The Jesus Storybook Bible seeks to show how God's plan of salvation is unfolding through each story, and largely succeeds in doing so. Let me try and demonstrate what I mean.
First of all, there are children's Bibles like the Read With Me Bible that are simply bland. Granted, toddlers are not going to pick up on every nuance of a story from the Bible, but the Read With Me Bible often chooses the wrong points to emphasize, entirely leaving out important points of narrative along the way.
One story simply lists miracles Jesus did with no context, failing to communicate that Jesus' miracles actually anticipate and begin to realize a new world, a world where God's Kingdom and rule are breaking into the world in a new and exciting way. Now, children obviously won't grasp the entirety of this message (indeed, even the most mature Christian is still growing in their understanding) but Jesus is more than a magician, he is more than simply amazingly powerful, so why drain the miracle stories of their power? If salt loses its saltiness, what is it good for?
The Jesus Storybook Bible works to explain the big idea, and big picture of the Scriptures at every turn. The focus is on God's love for the lost, the great problem of sin, and the great hope we have in Christ. So, for example, the story of the Exodus is told not as the story of God's great magic show, but instead on the great, mighty, and terrifying rescue of God's people from their slavery, pointing forward also to humanity's slavery to sin and coming rescue in Jesus. That is why the subtitle to this Bible is "Every Story Whispers His Name." Every story anticipates the coming of Jesus and the great rescue he brings to those who put their faith in him. This is a great concept, and a great work for children.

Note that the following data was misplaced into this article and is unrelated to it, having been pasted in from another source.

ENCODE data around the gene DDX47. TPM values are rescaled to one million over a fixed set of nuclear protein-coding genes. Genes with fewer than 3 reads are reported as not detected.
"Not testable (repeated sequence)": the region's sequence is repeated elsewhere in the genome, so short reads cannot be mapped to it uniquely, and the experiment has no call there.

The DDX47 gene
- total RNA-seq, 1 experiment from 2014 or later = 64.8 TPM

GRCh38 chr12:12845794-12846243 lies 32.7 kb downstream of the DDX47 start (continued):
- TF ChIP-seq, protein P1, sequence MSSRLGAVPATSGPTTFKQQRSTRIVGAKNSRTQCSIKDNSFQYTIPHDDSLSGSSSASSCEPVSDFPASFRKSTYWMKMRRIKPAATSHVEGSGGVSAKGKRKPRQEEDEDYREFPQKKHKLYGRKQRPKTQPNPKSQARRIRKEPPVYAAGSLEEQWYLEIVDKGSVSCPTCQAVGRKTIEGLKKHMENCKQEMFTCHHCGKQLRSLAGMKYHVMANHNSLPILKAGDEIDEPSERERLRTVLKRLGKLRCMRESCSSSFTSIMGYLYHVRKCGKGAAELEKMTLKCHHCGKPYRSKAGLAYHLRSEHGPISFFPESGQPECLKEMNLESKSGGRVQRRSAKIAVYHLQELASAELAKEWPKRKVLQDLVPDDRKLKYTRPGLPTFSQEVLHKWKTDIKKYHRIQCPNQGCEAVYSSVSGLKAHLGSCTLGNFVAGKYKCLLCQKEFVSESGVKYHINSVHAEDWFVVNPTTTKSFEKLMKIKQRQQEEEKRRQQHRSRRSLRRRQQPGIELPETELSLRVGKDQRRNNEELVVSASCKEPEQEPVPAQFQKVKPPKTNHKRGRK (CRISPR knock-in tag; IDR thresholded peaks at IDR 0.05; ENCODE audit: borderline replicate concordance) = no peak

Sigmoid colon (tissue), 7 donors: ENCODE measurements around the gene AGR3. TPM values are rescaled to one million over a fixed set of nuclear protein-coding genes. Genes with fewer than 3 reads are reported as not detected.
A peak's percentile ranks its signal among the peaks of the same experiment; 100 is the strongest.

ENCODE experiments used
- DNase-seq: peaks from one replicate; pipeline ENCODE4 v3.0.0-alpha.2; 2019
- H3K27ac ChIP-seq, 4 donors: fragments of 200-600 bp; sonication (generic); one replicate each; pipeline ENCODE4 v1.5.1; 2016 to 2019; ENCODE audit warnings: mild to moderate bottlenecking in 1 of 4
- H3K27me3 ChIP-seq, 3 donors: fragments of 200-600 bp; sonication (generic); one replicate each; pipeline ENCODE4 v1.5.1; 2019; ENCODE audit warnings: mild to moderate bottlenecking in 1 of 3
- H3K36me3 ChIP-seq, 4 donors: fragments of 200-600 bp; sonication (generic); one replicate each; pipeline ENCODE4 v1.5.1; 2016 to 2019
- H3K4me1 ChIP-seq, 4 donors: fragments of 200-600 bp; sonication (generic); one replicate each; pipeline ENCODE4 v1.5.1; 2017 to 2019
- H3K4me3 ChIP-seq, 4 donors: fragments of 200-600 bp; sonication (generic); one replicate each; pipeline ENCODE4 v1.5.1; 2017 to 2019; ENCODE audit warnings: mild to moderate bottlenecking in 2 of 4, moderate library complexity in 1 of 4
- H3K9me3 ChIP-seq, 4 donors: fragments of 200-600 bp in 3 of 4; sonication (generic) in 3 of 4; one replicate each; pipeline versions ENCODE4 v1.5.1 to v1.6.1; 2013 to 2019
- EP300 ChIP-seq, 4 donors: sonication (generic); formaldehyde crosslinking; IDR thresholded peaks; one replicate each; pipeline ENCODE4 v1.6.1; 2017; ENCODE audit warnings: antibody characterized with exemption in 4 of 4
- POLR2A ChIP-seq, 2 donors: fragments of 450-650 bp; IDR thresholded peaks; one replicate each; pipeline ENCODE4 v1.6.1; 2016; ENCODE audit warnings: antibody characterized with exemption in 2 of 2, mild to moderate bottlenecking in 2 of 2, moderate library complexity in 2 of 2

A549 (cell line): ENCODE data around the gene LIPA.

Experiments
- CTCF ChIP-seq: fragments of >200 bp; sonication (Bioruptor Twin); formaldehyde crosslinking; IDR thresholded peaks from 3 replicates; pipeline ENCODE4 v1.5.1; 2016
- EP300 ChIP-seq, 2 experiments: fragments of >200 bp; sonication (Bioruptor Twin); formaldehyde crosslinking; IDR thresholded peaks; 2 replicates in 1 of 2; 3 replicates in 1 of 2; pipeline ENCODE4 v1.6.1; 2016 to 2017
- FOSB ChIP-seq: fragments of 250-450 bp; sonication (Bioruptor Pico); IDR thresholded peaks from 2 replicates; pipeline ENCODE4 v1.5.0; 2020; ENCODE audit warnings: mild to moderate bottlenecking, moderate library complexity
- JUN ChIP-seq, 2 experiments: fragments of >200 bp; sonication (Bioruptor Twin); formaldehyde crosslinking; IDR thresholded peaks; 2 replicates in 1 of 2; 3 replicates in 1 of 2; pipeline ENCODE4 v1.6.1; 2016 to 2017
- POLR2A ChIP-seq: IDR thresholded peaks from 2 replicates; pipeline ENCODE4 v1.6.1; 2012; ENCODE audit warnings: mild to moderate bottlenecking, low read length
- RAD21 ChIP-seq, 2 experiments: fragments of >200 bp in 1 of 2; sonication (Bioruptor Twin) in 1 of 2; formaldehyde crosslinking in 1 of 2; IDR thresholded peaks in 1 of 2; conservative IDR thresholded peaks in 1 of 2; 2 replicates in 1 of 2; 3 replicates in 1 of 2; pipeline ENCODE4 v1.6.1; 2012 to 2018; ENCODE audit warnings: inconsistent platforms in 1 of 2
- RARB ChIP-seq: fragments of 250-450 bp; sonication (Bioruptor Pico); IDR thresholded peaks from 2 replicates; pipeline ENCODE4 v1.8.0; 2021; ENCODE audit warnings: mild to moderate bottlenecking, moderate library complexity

Now is this Bible perfect? No, and no translation is, much less a paraphrase. Other have commented on some of the shortcomings of this Bible. Sometimes the language and tone is a bit casual, although casual doesn't necessarily mean disrespectful. Every story doesn't say as much as it could, although this is a strength rather than a weakness for a paraphrase (See: The Message). Not all of the theology expressed in the paraphrase matches perfectly with my own, but I see that as a teaching opportunity rather than a fatal flaw, not to mention that I think children should know early on that there are many ideas in the world, and not all of them are equally valid, and certainly not all of them are true. But again, the strength of this Bible is that it gets the story right, interpreting the main idea correctly and always pointing toward Jesus.
This is the point. It continually turns you toward Jesus. From the beginning to the end, everything points towards Jesus Christ.
Here are a few other opinions:
“I LOVE to give people The Jesus Storybook Bible because from the very first chapter it paints a powerful picture of God’s epic love for each one of us. Sally Lloyd-Jones has a unique way of inviting the reader, young or old, to dive in and discover for themselves the truth and hope of the greatest story ever told.” Amy Grant (Amy Grant)
“Sharing the Gospel with The Jesus Storybook Bible has been one of the greatest privileges of my life.” Ann Voskamp (Ann Voskamp)
“I would urge not just families with young children to get this book, but every Christian–from pew warmers, to ministry leaders, seminarians and even theologians! Sally Lloyd-Jones has captured the heart of what it means to find Christ in all the scriptures, and has made clear even to little children that all God’s revelation has been about Jesus from the beginning–a truth not all that commonly recognized even among the very learned.” – Dr. Timothy Keller, NYC (Dr. Timothy Keller)
The last thing I want to mention is that the pictures for this are incredibly well done. Jago is one incredibly talented artist and this book is beautiful.
I would be so bold as to recommend anything by Sally Lloyd-Jones. She has a real gift for communicating truth to the very young or the very young at heart.